Whether you recognize it for a day or a week, it’s that time of year: teacher appreciation. If you’re an elementary teacher, I apologize; you’re probably thinking, “Don’t remind me. I’ve eaten so many baked goods, I feel a little queasy.” Secondary teachers, your eyes may have just bugged out of your head as you thought, “What!? You get baked goods!?”
I joke about teacher appreciation celebrations, but they’re important. And they’re well-timed. This is the stretch of the school year that can feel a bit like pushing a Buick uphill
…in the mud
…with four flat tires.
I’m incredibly thankful for everything our community does for teacher appreciation, but I’m going to go out on a limb and say that we could do better. Don’t get me wrong; at this time of year, a lunch or a coffee cart can seem like a godsend. But, I’d argue that more than appreciation, we need support.
I imagine we could probably get together at one of these teacher appreciation celebrations and lament all day about how we need more support from our legislators and our community. But I don’t know how far we’d get beyond sharing the same concerns. At least not in one conversation around the coffee cart. There is, however, a lot that we can do within our own buildings to move beyond baked goods to support teachers all year long.
Administrators and Building Leaders
You’re the ones we look to for feedback and guidance. In many ways, it’s up to you to set the tone and direction for your building. For ELA teachers especially, there are a few steps you can take to make them feel supported all year:
Work to understand the risks we’re taking. Over the past few years, the shifts that many secondary ELA teachers have been making are simply seismic. Many started their careers using methods that they experienced when they were in high school and that their teacher prep programs trained them to do: teach literature and writing in a prescriptive, teacher-centered way. Now, between changing demographics, implementation of skill-based standards, and research on effective practices, ELA teachers are stepping way outside of their comfort zones to teach in a student-centered way that offers choice and a descriptive, analytical approach. They may not feel as confident as they did a few years ago, and it certainly isn’t because they’ve gotten worse as teachers. It’s because they’re taking research-based risks to improve their instruction.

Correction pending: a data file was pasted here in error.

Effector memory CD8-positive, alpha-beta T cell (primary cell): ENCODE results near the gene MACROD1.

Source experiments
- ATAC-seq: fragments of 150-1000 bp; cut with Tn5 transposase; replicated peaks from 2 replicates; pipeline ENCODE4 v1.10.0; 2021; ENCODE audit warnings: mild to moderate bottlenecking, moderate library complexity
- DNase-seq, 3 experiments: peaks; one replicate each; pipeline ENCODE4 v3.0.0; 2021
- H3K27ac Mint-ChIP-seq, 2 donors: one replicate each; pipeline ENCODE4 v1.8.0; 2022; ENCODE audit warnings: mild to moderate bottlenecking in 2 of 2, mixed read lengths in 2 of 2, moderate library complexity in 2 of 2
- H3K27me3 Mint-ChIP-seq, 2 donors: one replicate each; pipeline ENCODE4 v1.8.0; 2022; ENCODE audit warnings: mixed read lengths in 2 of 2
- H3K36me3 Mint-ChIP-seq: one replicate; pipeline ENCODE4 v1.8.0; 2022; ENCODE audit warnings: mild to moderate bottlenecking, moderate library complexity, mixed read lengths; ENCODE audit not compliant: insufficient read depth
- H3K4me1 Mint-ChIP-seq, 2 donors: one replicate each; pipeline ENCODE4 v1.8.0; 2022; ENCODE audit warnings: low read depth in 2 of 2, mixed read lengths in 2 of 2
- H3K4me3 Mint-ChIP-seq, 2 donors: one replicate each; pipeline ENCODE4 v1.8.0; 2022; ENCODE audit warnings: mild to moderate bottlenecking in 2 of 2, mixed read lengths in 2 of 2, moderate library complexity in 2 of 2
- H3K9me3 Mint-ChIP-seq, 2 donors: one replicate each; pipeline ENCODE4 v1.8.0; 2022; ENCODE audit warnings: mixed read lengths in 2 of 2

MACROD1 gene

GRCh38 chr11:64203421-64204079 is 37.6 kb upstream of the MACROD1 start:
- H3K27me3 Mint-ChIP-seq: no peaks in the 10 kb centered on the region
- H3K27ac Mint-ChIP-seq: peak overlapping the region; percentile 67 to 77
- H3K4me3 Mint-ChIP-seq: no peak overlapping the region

Ask questions. This is tied to the first point of working to understand what we’re trying to do. Whether you’re giving us feedback in an evaluation or just popping in for a few minutes, ask us questions about what we’re doing and why we’re doing it. This will help us deepen our understanding of the methods we’re using, and it shows us that you’re listening to us as professionals.
Aside from our students, we interact with each other more than anyone else in the district. We are our biggest support network – but that network can only work if we remember that teaching is not a competitive sport. It’s not about who can pull off the highest test scores or whose evaluation was the best. If we’re not sharing and working together, we’re missing out on the biggest professional gold mine there is. To support each other in this hard work, we need to:
Embrace our vulnerability. Earlier this year, I wrote about the value in opening yourself up to vulnerability in the classroom. Rather than seeing us as keepers of the knowledge, ready to dole it out to students who listen, if we shift some of the power in the room away from the teacher, students can learn from us about how to build their own understanding. Students aren’t the only ones we should open up to, though. We tend to perpetuate this strange myth of the perfect teacher with each other. I’m not quite sure where it comes from, but I do know that it’s not doing anyone any good.
Seek out opportunities for learning and collaboration. We tend to be pretty good at bouncing ideas around within our little circles: our hall neighbors, our lunch buddies, and our PLC’s. That’s great, but in order to push beyond what’s comfortable, we need to open ourselves up a bit more.
Within your building, try visiting each other’s classrooms. It’s so easy to get boxed into our own four walls that we forget that there
are a lot of other rooms with a lot of other experiences. #ObserveMe has been trending on Twitter lately, and I love the idea. Visiting someone else’s room and inviting others into ours is a great practice to encourage real reflection.
Speaking of Twitter, I can’t sing its praises enough. Sure, you could get sucked into the weird vortex of gifs and dinner pictures, but with some thoughtful follows and by joining some edu-chats, you can open yourself up to an enormous new community of educators who are eager to collaborate. I’ve learned so much and have formed so many incredible bonds through chatting, blogging, and tweeting. Whether I’m reading someone else’s ideas, asking a question of my own, or sharing my work, I feel like I’m a part of a larger team.
What do you think? What makes you feel supported as a teacher? How can we share in this work together? Comment below or find me on Twitter @megankortlandt